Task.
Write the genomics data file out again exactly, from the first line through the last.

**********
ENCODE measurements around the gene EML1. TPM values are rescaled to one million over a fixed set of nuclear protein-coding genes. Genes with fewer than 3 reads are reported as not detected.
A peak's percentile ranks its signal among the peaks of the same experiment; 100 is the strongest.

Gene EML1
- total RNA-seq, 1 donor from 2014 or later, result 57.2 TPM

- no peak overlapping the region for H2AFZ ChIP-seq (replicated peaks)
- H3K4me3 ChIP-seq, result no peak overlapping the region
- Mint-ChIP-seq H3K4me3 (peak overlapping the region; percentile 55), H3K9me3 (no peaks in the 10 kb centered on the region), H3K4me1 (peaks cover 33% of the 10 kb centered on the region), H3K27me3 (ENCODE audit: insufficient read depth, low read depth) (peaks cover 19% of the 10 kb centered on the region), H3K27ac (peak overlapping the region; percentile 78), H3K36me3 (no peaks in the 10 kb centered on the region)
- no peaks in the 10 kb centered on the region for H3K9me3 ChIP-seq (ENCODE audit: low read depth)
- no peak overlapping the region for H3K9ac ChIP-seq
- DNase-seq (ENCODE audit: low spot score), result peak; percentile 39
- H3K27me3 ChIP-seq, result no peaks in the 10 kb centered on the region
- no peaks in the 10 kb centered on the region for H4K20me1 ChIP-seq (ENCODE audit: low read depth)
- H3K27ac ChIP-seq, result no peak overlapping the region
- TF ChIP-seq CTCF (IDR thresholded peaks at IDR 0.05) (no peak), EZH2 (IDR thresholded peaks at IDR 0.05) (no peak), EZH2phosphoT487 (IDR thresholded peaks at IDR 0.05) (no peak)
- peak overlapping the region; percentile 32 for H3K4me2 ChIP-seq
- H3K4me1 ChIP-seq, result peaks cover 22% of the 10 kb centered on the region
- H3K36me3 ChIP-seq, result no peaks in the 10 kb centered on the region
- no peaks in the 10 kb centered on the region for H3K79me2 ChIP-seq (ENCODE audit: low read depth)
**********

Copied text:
ENCODE measurements around the gene EML1. TPM values are rescaled to one million over a fixed set of nuclear protein-coding genes. Genes with fewer than 3 reads are reported as not detected.
A peak's percentile ranks its signal among the peaks of the same experiment; 100 is the strongest.

Gene EML1
- total RNA-seq, 1 donor from 2014 or later, result 57.2 TPM

- no peak overlapping the region for H2AFZ ChIP-seq (replicated peaks)
- H3K4me3 ChIP-seq, result no peak overlapping the region
- Mint-ChIP-seq H3K4me3 (peak overlapping the region; percentile 55), H3K9me3 (no peaks in the 10 kb centered on the region), H3K4me1 (peaks cover 33% of the 10 kb centered on the region), H3K27me3 (ENCODE audit: insufficient read depth, low read depth) (peaks cover 19% of the 10 kb centered on the region), H3K27ac (peak overlapping the region; percentile 78), H3K36me3 (no peaks in the 10 kb centered on the region)
- no peaks in the 10 kb centered on the region for H3K9me3 ChIP-seq (ENCODE audit: low read depth)
- no peak overlapping the region for H3K9ac ChIP-seq
- DNase-seq (ENCODE audit: low spot score), result peak; percentile 39
- H3K27me3 ChIP-seq, result no peaks in the 10 kb centered on the region
- no peaks in the 10 kb centered on the region for H4K20me1 ChIP-seq (ENCODE audit: low read depth)
- H3K27ac ChIP-seq, result no peak overlapping the region
- TF ChIP-seq CTCF (IDR thresholded peaks at IDR 0.05) (no peak), EZH2 (IDR thresholded peaks at IDR 0.05) (no peak), EZH2phosphoT487 (IDR thresholded peaks at IDR 0.05) (no peak)
- peak overlapping the region; percentile 32 for H3K4me2 ChIP-seq
- H3K4me1 ChIP-seq, result peaks cover 22% of the 10 kb centered on the region
- H3K36me3 ChIP-seq, result no peaks in the 10 kb centered on the region
- no peaks in the 10 kb centered on the region for H3K79me2 ChIP-seq (ENCODE audit: low read depth)